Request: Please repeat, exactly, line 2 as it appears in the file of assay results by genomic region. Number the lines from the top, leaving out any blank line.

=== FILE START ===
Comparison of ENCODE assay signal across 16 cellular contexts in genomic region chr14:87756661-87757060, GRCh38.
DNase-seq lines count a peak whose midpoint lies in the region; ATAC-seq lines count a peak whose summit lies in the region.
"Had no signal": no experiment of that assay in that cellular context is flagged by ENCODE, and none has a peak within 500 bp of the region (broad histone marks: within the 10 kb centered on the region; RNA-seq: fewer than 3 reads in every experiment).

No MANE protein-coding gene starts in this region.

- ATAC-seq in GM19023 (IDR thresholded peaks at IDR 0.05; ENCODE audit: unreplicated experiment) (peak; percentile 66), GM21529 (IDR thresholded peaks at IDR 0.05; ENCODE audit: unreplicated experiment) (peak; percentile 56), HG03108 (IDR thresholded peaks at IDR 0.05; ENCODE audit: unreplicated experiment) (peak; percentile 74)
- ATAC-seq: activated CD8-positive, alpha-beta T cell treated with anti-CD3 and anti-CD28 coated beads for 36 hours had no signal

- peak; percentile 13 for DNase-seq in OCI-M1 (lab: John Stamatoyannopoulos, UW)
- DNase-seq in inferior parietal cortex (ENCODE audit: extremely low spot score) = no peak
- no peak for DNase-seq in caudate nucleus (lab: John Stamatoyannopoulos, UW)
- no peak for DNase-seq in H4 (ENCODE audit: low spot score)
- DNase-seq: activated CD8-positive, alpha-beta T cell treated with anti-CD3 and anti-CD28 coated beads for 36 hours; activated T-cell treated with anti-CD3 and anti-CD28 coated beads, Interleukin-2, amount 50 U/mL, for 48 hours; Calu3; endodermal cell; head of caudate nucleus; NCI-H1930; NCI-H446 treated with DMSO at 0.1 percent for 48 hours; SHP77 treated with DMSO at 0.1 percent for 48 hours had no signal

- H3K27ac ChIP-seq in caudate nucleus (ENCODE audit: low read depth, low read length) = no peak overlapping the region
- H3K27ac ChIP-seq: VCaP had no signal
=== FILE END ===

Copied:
DNase-seq lines count a peak whose midpoint lies in the region; ATAC-seq lines count a peak whose summit lies in the region.